John Holden

The making of drawings, painted images, is an inherent aspect of my experience of living and has been since childhood; not to make visual images of some sort would be an act of denial of an essential need.

Sources of stimuli are complex, environments some familiar, surreptitiously infiltrate the sub-conscious and provide possible departure points. Notation in some form is on going as is the collection of detritus and the use of the camera. The process of distillation, of eliminating what is irrelevant is a continuous struggle. This sensing of what is authentic is a complex process of statement, erasure, restatement and lengthy contemplation. The sensuality of the paint and colour has grown increasingly important as a result of this methodology. In practice this has evolved through the process of underpainting and layering with washes to help achieve optimum colour values, control and interaction. It allows for greater precision / realisation of ideas. The intention is to imbue my work with a simple authority and beauty that is refreshingly unexpected and at the same time seems familiar.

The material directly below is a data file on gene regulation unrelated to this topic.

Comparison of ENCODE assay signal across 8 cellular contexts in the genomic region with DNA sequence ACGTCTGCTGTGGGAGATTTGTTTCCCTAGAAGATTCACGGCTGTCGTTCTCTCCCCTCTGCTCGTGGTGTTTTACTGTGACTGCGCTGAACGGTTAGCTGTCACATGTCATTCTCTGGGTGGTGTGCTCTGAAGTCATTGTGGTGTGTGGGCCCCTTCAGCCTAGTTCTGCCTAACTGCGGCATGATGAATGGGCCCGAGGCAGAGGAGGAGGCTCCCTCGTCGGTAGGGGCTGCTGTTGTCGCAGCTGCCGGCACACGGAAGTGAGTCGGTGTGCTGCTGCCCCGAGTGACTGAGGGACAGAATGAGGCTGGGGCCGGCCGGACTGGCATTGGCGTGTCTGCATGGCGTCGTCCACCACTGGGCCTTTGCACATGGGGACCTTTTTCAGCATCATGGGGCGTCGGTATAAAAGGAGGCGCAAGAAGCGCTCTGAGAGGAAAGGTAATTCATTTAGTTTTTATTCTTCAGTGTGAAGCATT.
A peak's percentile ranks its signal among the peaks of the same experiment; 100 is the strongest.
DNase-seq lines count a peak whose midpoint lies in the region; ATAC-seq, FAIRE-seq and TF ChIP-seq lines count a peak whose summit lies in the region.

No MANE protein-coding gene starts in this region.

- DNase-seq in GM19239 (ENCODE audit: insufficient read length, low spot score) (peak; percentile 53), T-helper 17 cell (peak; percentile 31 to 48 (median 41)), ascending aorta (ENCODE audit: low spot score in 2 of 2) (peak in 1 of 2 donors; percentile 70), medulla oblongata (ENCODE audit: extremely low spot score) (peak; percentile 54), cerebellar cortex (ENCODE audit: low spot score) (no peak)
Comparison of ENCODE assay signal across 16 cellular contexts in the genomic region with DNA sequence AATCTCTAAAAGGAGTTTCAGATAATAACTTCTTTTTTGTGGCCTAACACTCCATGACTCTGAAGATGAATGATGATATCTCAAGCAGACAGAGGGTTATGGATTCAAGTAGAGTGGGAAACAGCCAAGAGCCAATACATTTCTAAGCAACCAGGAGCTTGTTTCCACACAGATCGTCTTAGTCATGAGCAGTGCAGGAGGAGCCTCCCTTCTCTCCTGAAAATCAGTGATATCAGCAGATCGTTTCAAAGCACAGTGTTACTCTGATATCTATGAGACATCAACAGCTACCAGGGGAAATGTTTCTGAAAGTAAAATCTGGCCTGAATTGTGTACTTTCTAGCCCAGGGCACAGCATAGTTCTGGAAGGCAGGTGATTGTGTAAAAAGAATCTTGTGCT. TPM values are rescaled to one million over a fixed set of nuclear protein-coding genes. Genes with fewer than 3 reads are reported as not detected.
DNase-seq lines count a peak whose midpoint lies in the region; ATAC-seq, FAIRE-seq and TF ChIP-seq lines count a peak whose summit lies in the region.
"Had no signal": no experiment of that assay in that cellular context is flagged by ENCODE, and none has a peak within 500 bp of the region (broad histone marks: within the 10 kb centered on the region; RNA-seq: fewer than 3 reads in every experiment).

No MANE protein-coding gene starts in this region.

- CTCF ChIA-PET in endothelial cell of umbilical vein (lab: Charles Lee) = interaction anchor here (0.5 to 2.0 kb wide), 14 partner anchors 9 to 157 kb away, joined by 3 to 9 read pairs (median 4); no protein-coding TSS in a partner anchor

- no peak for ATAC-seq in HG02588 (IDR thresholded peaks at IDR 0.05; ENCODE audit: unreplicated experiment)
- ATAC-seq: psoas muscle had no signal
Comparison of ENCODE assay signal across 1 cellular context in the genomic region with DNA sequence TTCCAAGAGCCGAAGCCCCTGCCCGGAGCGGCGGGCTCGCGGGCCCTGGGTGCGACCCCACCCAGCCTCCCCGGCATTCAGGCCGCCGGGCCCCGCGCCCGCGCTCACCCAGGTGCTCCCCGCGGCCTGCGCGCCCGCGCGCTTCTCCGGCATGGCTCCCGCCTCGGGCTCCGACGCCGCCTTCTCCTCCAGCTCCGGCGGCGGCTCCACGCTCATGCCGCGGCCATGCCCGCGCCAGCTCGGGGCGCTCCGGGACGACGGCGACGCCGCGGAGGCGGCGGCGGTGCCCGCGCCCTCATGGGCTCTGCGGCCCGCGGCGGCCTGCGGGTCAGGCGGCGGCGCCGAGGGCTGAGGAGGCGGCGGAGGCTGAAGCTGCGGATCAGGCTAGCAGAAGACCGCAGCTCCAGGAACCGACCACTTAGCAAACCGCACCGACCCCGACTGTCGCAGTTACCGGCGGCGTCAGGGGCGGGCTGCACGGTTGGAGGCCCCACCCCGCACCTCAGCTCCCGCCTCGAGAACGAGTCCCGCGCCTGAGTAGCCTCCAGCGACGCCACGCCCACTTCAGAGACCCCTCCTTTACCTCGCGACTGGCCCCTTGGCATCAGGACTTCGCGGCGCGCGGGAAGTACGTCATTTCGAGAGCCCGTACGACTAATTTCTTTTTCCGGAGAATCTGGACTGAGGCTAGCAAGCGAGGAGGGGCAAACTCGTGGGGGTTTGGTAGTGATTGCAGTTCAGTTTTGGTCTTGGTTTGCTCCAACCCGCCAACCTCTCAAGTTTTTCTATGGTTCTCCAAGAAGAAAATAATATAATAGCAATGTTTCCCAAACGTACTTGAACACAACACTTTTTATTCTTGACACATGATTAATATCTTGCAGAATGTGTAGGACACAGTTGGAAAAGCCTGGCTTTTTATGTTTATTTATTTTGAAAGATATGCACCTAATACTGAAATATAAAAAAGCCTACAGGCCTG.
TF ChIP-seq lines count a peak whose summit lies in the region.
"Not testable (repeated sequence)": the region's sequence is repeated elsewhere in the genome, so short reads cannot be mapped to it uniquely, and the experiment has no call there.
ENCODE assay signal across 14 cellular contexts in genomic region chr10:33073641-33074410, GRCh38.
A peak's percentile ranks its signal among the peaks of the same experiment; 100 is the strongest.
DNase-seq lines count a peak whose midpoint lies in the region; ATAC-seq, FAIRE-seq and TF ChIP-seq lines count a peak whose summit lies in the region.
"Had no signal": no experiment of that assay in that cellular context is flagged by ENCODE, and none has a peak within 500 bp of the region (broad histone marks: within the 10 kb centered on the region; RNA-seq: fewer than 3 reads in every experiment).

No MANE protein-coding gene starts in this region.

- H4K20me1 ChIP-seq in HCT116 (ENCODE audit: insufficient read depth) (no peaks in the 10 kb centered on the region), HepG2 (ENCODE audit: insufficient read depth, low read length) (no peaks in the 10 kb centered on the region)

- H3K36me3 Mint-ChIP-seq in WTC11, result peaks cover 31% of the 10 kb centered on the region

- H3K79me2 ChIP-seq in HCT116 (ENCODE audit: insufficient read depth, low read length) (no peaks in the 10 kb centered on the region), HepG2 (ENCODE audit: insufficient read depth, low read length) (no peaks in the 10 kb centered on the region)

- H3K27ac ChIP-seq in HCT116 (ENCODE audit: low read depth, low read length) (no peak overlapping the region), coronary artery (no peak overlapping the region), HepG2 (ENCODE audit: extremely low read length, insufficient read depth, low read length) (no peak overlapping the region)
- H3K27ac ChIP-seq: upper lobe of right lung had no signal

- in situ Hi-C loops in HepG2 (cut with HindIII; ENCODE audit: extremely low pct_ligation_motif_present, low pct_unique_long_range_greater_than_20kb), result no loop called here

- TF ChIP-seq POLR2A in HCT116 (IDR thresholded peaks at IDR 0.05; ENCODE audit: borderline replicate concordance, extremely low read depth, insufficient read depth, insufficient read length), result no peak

Paul Klee’s statement, “Art does not portray the visible, it makes things visible” is a wonderful succinct creative maxim.

John Holden (b 1942) studied at Medway College of Art & Design (1959-63) and the Royal Academy Schools London (1963-66). He was awarded a sabbatical from John Moores University (1998). Solo shows include ‘ The Liverpool Years’ Dean Clough Gallery, Halifax (1996), Liverpool University Senate House (1997), Bury Art Gallery (1997). Group exhibitions include John Moores, Walker Art Gallery, Liverpool (1995), Hunting Prizes, London (1996, 98, 99, 2001, 03, 04), Jerwood Drawing Open & Tour 2004/5. Recent shows, John Holden and Paul Mason at Fermyn Woods Contempory Art (2004) and John Holden at the Redbrick Mill, Batley (2004), Discerning Eye, invited 2005; Royal West of England Academy Open Painting (2005); Chichester Painting Open (2005).

John Holden’s work is held in public and private collections worldwide. He retired as Head of Fine Art at John Moores University in July 2000.